The CNN poll was conducted by ORC International Saturday and Sunday, with 1,014 adults nationwide, including 463 Republicans and independents who lean towards the GOP, questioned by telephone. The survey's sampling error for questions on the GOP nomination is plus or minus 4.5 percentage points.

- Follow Paul Steinhauser on Twitter: @PsteinhauserCNN

Also see:

Palin congratulates Santorum over 'bulls-' remark

Gingrich campaign charges $50 for photos

Paul: Don't count me out

Romney not worried about Sanoturm, labels Russia No. 1 'foe'

Filed under: 2012 • CNN poll • Mitt Romney • Newt Gingrich • Rick Santorum • Ron Paul
soundoff (212 Responses)
  1. Kevin

    So the richest guy in the race cannot convincingly seal the deal probably cuz he is the closest thing to what all republicans hate(Obama) or this would have been over long ago. Santorum is only where he is now out of luck and hit the spring board at exactly the right time of the campaign yet he has less than half the delegates of the rich guy. Gingrich is an egomaniac who can't stop talking about himself and Paul is the cool but 'never gonna happen' guy that the young 'rebel' republican voters like because he speaks his mind... This entire group is a joke. And hey America,,, what ever happened to seperation of state and church.. This is the most religiously motivated campaign I have ever seen. I think they should all stay in to the bitter end and let the voters witness their true colors as they cut off each others heads. Obama should save a ton of money with his campaign and should be able to simply re-run the republicans own ads against them. Things are looking pretty good for democrats if this is the best the republicans can put forward. What a joke.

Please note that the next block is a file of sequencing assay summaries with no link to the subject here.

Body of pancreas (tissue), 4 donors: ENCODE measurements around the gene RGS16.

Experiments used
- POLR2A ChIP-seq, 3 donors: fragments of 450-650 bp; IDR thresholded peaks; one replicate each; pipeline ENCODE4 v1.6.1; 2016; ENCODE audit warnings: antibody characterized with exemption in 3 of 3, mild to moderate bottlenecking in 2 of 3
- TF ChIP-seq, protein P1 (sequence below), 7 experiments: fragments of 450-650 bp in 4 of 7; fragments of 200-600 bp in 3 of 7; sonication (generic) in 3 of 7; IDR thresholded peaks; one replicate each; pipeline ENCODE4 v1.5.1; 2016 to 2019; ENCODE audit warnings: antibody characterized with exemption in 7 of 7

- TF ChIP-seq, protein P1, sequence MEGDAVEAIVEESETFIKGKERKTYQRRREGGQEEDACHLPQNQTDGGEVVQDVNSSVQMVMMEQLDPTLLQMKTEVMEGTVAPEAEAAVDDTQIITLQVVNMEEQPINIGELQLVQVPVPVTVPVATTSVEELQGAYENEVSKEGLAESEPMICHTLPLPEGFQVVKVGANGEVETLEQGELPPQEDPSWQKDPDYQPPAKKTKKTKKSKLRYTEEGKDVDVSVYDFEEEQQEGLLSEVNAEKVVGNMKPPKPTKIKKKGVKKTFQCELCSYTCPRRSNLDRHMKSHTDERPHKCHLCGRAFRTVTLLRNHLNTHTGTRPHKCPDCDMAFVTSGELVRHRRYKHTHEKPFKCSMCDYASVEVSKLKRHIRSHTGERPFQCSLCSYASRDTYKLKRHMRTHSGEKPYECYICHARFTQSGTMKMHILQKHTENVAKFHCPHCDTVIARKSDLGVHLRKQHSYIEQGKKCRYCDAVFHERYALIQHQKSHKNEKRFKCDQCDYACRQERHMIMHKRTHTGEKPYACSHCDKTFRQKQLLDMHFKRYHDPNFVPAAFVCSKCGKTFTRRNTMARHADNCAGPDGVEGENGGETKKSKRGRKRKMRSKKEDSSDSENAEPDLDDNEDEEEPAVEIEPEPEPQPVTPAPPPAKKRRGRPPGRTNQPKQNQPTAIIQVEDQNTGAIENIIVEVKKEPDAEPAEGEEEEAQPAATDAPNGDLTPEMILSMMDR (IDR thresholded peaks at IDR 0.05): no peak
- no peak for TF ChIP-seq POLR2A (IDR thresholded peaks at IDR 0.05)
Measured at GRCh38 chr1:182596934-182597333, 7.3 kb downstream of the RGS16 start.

March 27, 2012 05:10 pm at 5:10 pm |
  2. a disgrace

    america needs to concentrate on putting a end to obama's failed presidency...

    March 27, 2012 05:10 pm at 5:10 pm |
  3. Four and The Door

    ...Too bad, GOP. Maybe if you weren't comprised of a bunch of wimpy moderates like Romney, you'd have the support of REAL conservatives.